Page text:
Tingjun Chen, Ph.D.
Department of Electrical and Computer Engineering
Duke University, Durham, NC
Email: tingjun.chen [at] duke [dot] edu
Phone: (919) 613-1581 (O)
Office: 411 Wilkinson | Lab & Student Office: 028A Hudson Hall & 427 Wilkinson
I’m an assistant professor of Electrical and Computer Engineering at Duke University, where I work on next-generation wireless networks and systems. I am also the co-founder and Network Lead of WiLO Networks Inc., a start-up focusing on low-power sensor hardware and end-to-end systems.
Before joining Duke, I was a postdoc in the Department of Electrical Engineering at Yale University in 2020-2021, working with Professor Leandros Tassiulas and Professor Lin Zhong. Before that, I received my Ph.D. degree in Electrical Engineering from Columbia University in 2020 (advisor: Professor Gil Zussman) and my B.Eng. degree in Electronic Engineering from Tsinghua University in 2014 (advisors: Professor Zhisheng Niu and Professor Sheng Zhou).
Interests: I am interested in the broad areas of future wireless networks and IoT systems. My recent research focuses on both theoretical and experimental aspects of massive antenna systems and millimeter-wave networks, edge cloud and computing, and optical-wireless networks. I also enjoy building efficient hardware/software systems and experimental testbeds at scale.
Impacts: My research has been recognized by an IBM Academic Award, a Google Research Scholar Award, the Columbia Engineering Morton B. Friedman Memorial Prize for Excellence, the Columbia University Eli Jury Award, a Facebook Fellowship, and a Wei Family Private Foundation (WFPF) Fellowship. My Ph.D. thesis received the ACM SIGMOBILE Dissertation Award Runner-up. I also received the ACM CoNEXT 2016 Best Paper Award and the ACM MobiHoc 2019 Best Paper Award finalist. WiLO Networks Inc. is currently supported by an NSF SBIR Phased I award (IIP-2108012).
News: I am always looking for motivated and creative B.S., M.S., and Ph.D. students, as well as Postdocs to join my group in Duke ECE. If you are interested in topics related to next-generation wireless networks and systems, optical-wireless communications, AI/ML for networking, edge cloud, and IoT, please email me your CV, transcript, and a brief note about your research interests, and I would be happy to chat!
– [SHIELD]: A Software-Hardware Approach for Spectrum Coexistence with Rapid Interferer Learning, Detection, and Mitigation (NSF SWIFT)
– [Athena]: National AI Institute for Edge Computing Leveraging Next-generation Networks (NSF NAI)
– [COSMOS]: Cloud Enhanced Open Software-defined Mobile Wireless Testbed for City-scale Deployment (NSF PAWR)
I am very fortunate to work with a group of postdocs and students:
– Zhihui Gao (co-advised with Yiran Chen), Spring 2022-present
– Zhenzhou Qi (ACM SIGMOBILE Student Community Grant Award), Fall 2021-present
– Zehao Wang, Fall 2021-present
M.S. and B.S. students:
– Achilles Dabrowski (ECE), Spring 2022-present
– Xuliang Deng (CS), Spring 2022-present
– Kaya Celebi (CS), Fall 2020-present
[legend: A = award | G = grant | P = paper | U = update]
[08/2021]A/G: Zhenzhou (Tom) Qi received an ACM SIGMOBILE Student Community Grant award.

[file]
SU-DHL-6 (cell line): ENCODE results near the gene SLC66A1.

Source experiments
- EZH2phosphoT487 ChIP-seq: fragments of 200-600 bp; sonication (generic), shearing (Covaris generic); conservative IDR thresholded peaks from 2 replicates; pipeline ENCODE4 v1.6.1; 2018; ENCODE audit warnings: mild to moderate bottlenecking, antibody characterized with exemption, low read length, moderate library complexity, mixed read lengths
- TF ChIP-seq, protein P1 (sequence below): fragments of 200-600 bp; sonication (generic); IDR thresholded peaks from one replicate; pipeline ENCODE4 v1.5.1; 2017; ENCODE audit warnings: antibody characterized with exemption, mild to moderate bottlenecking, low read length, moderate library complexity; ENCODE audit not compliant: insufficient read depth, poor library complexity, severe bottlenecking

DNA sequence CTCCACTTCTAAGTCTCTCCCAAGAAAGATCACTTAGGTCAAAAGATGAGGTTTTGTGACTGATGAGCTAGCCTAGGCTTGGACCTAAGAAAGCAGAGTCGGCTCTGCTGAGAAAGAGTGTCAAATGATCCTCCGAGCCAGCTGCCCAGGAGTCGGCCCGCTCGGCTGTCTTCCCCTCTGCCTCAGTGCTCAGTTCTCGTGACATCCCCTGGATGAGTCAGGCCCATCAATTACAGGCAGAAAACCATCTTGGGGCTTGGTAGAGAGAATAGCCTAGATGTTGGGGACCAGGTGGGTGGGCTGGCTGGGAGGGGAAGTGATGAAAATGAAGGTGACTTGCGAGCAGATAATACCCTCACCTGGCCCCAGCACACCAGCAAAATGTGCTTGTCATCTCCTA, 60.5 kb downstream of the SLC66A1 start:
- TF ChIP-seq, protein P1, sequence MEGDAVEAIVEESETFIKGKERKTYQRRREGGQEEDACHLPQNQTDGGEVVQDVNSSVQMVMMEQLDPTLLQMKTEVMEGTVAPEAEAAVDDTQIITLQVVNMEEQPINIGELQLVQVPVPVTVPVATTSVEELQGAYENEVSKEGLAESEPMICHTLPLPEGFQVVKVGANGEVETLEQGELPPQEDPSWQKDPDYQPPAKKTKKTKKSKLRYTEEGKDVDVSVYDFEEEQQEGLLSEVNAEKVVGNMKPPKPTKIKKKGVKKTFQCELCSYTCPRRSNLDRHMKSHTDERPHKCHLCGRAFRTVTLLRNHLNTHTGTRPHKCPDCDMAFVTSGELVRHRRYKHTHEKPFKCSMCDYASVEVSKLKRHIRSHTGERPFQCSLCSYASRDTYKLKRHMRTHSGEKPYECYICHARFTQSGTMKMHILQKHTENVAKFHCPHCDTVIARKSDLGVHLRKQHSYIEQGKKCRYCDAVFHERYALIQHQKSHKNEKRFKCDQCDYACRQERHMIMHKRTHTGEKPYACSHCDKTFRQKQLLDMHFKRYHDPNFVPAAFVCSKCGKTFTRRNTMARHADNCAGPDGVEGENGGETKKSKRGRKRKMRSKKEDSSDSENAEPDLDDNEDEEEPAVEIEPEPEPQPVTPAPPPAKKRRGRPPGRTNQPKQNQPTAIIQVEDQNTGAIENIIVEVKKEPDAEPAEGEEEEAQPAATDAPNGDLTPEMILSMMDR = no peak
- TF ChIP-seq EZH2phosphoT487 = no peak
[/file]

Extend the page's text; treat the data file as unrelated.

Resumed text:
[08/2021]G: Received an award from the NSF SWIFT program to work on spectrum coexistence with rapid interferer detection and mitigation! This is a collaborative project between Duke (lead institute), Oregon State University (PI: Arun Natarajan), and Yale (PI: Leandros Tassiulas). [NSF award information]
[07/2021]G: Our National AI Institute for Edge Computing Leveraging Next-generation Networks (Athena) is officially announced! Athena is a multi-disciplinary team of scientists, engineers, statisticians, legal scholars, and psychologists from Duke (lead institution), MIT, NC A&T, Princeton, Wisconsin, UMich, and Yale. [NSF news] [Duke Today news] [Athena website]
[07/2021]P: Our paper, titled “Programmable and open-access millimeter-wave radios in the PAWR COSMOS testbed”, was accepted to ACM WiNTECH 2021. This paper describes the design and implementation of various 28/60 GHz software-defined radios deployed in the PAWR COSMOS testbed along with their measurements and supported experiments.
[06/2021]A: Our IMS’21 paper on the integration of the IBM 28 GHz phased array antenna modules in the PAWR COSMOS testbed was selected as a finalist for the Advanced Practical Paper Competition (APPC).
[06/2021]A/G: Received the IBM Academic Award.
[06/2021]A: My Ph.D. thesis received the ACM SIGMOBILE Dissertation Award Runner-up.
[05/2021]A: Received the Columbia Engineering Morton B. Friedman Memorial Prize for Excellence.
[05/2021]A: Received the Columbia University Eli Jury Award.
[03/2021]A/G: Received the Google Research Scholar Award.
[03/2021]P: Our paper, titled “Development of a compact 28-GHz software-defined phased array for a city-scale wireless research testbed”, was accepted to IEEE MTT-S IMS 2021.
[10/2020]U: Started as an adjunct assistant professor of Electrical and Computer Engineering at Duke.
[09/2020]U: Started as a postdoctoral associate at Yale working with Leandros Tassiulas and Lin Zhong.
[04/2020]U: I will be joining Duke’s Department of Electrical and Computer Engineering as an assistant professor in Fall 2021.
Acknowledgments: We are grateful for the generous support from the National Science Foundation, Google, IBM, NEC Labs America, and ACM SIGMOBILE. The findings, positions, or opinions of our research projects do not necessarily represent the official policy of any of these organizations.